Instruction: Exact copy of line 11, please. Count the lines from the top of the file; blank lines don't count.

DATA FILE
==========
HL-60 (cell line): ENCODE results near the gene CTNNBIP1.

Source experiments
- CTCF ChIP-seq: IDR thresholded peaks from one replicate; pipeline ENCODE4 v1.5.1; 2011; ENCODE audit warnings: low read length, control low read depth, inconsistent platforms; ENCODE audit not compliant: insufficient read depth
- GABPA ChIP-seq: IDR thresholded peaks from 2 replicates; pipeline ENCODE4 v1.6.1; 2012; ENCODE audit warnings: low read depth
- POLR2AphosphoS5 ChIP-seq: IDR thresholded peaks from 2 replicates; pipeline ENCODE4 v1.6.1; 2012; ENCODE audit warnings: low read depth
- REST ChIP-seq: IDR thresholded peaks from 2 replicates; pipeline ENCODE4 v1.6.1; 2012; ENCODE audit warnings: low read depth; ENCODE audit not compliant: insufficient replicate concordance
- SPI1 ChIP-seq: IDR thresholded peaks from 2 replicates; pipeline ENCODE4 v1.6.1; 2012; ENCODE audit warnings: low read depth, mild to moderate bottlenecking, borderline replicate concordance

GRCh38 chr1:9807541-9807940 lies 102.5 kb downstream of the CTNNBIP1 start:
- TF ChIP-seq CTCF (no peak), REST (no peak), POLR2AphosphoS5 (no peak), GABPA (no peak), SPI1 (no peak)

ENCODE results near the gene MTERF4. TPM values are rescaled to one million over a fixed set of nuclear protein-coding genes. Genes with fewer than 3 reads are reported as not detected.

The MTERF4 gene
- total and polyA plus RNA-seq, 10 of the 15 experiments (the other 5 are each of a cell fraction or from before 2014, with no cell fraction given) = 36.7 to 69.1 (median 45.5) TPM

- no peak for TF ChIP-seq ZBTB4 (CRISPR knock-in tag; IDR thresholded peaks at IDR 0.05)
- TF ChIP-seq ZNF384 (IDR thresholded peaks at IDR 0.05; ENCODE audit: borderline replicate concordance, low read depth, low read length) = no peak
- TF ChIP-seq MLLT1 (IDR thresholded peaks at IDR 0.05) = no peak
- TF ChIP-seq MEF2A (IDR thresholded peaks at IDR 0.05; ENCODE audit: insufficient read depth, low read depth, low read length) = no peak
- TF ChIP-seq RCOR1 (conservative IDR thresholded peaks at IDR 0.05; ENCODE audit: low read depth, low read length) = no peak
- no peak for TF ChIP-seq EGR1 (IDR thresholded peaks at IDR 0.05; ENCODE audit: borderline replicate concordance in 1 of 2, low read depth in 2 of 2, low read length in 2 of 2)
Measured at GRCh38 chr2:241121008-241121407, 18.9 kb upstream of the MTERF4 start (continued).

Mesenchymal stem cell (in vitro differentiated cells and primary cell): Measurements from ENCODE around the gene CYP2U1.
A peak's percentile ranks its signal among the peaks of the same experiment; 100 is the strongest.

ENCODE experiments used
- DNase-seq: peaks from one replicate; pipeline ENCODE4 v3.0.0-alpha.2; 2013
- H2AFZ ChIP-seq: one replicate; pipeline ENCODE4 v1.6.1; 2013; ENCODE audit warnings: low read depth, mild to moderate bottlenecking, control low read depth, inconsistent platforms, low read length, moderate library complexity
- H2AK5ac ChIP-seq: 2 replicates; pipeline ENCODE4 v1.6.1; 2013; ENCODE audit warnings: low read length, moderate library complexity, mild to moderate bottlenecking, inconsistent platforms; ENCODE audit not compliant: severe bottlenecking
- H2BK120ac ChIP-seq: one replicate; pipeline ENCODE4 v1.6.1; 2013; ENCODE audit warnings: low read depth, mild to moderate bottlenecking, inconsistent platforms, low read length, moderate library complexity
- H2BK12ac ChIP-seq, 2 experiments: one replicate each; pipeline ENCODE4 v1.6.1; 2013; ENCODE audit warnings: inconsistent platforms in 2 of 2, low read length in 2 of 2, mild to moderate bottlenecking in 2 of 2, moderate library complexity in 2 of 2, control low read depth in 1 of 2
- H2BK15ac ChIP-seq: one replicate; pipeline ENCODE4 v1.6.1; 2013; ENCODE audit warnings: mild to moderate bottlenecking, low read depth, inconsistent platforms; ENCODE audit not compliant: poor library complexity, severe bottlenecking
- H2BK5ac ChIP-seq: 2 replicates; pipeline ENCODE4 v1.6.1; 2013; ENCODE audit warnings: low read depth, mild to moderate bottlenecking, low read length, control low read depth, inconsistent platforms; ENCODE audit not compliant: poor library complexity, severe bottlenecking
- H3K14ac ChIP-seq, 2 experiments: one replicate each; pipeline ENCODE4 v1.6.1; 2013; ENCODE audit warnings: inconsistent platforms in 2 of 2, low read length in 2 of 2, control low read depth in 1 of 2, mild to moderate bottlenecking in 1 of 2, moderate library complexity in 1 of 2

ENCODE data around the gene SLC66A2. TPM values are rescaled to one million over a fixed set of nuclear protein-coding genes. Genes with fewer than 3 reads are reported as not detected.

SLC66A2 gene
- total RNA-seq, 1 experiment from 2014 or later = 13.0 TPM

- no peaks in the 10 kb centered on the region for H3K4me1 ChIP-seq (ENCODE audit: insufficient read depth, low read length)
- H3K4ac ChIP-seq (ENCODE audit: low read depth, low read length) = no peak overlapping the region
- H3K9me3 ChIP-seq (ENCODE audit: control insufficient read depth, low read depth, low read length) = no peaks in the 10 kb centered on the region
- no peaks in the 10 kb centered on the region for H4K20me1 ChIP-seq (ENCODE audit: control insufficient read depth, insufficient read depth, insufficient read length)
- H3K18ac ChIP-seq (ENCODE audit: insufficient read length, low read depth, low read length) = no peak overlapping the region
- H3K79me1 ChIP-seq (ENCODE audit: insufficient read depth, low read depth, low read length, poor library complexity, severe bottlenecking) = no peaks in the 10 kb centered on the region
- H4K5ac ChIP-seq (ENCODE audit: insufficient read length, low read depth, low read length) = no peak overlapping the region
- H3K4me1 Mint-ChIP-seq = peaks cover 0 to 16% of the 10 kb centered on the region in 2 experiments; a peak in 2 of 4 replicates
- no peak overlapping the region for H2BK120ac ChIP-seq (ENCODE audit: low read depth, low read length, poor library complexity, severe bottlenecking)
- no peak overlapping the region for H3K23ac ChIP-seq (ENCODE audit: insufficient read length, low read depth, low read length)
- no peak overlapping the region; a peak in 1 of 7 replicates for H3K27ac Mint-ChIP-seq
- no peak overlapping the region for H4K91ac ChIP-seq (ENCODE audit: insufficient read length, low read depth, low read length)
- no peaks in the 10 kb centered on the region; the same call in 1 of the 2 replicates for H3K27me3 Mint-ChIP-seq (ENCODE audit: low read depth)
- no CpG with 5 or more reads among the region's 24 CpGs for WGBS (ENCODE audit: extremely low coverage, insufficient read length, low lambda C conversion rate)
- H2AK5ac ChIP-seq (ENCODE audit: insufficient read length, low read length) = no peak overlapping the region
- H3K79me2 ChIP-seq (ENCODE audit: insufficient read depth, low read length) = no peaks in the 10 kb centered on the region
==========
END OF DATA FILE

The MTERF4 gene